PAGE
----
If you’re planning on going the distance this year, you need to make it a marathon to remember, and from coastal paths to leafy valleys and country lanes – the Jersey marathon on Sunday 01 October has it all. The race, which is split into three categories, Marathon, Relay Race and Marathon Mile regularly attracts over 2,500 runners and has established itself as a race not to miss on the sporting calendar.

Elite athletes compete for prize money and course records, whilst many runners take part with the simple (but definitely not easy) aim of reaching the finish line. We’ve got everything you need to know about the 2023 Jersey Marathon, from the route to training tips.

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The route.

Starting and finishing at the Weighbridge in St. Helier, the Jersey marathon route takes you on a circular tour of some of the island’s most scenic roads. From the start line, you’ll head west before turning up into Waterworks Valley for your first uphill stretch. The leafy valley winds up the centre of the island, before you reach the north of the island and again head west towards St. Ouen. From St. Ouen’s Parish Hall, the course takes you south towards St. Brelade where you can expect cheering crowds and a sixth water stop. The final stretch is a downhill run along The Railway Walk and a flat finish along the avenue all the way back to St. Helier. Easy enough, right?

marathon runners lined up at the start

The Jersey marathon fact sheet.

What you need to know.

When and where?

You’ll need to be at Weighbridge Place, St Helier at 9:00 am on Sunday 01 October.

Where’s the Marathon Village?

The Marathon Village is located at Weighbridge Place, St. Helier.

Will there be water stations around the course?

Of course. There are twelve water stations throughout the course and plenty of jelly baby stops, too.

A marathon runner
Rock n Road shop sign

The Marathon Man

Training tips from Rock n Road.

The co-owner of running shop and community hub Rock n Road, Rik De Louche shares his insider knowledge of the Jersey Marathon.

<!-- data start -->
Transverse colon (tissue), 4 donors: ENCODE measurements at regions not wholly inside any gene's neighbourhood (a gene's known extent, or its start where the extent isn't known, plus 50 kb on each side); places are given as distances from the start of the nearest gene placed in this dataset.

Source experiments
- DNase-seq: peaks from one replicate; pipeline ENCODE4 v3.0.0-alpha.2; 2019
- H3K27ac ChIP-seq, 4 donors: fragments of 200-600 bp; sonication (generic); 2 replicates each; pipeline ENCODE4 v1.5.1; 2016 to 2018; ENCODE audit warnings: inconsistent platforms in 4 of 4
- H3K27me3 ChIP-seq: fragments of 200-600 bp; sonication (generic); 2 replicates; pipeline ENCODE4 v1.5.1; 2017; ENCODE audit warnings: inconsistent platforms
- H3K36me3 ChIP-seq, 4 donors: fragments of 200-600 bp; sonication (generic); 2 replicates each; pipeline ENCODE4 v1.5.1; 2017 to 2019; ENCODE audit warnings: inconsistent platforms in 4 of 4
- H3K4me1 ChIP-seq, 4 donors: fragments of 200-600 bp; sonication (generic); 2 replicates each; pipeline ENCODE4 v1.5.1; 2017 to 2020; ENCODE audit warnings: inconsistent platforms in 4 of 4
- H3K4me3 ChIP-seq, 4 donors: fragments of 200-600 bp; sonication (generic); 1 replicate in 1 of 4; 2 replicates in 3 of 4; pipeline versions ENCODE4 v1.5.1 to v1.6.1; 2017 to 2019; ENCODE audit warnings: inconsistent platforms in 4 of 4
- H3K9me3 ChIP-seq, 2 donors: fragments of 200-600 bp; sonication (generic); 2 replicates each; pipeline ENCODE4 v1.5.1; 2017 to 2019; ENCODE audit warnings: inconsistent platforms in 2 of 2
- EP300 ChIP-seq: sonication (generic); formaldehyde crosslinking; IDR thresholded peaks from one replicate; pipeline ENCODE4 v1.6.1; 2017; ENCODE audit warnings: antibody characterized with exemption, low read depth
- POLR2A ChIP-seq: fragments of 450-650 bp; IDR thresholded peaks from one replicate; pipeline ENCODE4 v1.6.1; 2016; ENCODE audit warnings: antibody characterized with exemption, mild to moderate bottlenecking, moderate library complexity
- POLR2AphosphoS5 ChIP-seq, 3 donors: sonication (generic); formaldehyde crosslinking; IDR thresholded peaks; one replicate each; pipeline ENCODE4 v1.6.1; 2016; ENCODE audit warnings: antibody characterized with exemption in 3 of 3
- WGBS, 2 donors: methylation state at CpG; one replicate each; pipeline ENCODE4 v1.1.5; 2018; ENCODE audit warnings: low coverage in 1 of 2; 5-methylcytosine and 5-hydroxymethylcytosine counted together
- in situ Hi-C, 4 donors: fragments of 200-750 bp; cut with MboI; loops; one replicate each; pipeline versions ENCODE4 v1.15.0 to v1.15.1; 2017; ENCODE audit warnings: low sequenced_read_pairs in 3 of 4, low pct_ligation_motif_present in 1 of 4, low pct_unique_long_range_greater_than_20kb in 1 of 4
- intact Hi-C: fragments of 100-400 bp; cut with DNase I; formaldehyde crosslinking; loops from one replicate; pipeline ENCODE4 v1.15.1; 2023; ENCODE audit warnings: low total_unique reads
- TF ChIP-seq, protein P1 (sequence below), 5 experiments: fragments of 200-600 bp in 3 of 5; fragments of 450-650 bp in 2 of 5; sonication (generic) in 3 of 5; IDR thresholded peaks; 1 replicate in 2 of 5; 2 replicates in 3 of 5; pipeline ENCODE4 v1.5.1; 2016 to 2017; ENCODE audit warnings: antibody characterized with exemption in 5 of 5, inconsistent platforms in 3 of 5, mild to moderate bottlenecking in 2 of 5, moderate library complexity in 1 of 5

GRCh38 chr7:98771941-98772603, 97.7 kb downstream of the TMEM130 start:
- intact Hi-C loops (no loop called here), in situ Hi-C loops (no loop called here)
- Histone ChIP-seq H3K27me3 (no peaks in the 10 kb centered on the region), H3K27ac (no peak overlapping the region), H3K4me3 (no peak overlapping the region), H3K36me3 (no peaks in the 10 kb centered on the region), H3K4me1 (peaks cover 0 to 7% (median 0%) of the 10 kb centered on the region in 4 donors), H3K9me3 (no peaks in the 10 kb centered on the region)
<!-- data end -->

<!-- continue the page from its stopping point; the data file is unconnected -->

What makes the Jersey Marathon so special?

For locals, a big draw is being able to race such a challenging distance on home turf with crowd support. We all train on the roads, lanes and paths which make up the course so there is certainly a familiarity which is very appealing. For many it is also their first marathon, so going that distance for the first time is always very special. If you’re visiting from abroad, the route is very beautiful. You’re running in a mostly rural and peaceful, traffic-free environment which can’t be said for a lot of marathons!

What is your favourite part of the course?

Tricky question as there are so many great sections! As a Wetsie (and trail runner) I’d probably have to say the section running out to Corbiere. The crowd support at Les Quennevais carries you up the Railway Walk and you can never tire of seeing the lighthouse at the end. Plus at that turnaround point, you know you’re on the home stretch with a lovely downhill into St Aubins.

Any specific training tips for the Jersey Marathon?

Jersey is a tough course for several reasons but mostly due to the elevation profile and often windy conditions. My advice would be to incorporate hills into your training and go out running when it’s blowing a hoolie and chucking it down because you can’t choose the weather on race day. I would also suggest running each of the sections at least once and practising pacing strategies in training, especially on uphills where you’ll need to slow down and conserve energy for later in the race. Try and run the first part of the race slightly slower then pick up the pace in the second half so you can (hopefully) finish strong.

More ideas for your marathon weekend.

Run with the locals.
Join the Rock n Road gang on one of their groups runs – they offer everything from trail runs to sprints. Discover
Experience the Swim Run.
Add some swimming to your training plan and discover an endurance race with a difference. Discover
A couple cycling in Jersey
Cycling holidays.
Give your legs a rest (sort of) and explore miles of bicycle-friendly routes. Discover
two people running along sand dunes at Le Braye
Get ready to hit the ground running – literally. Discover

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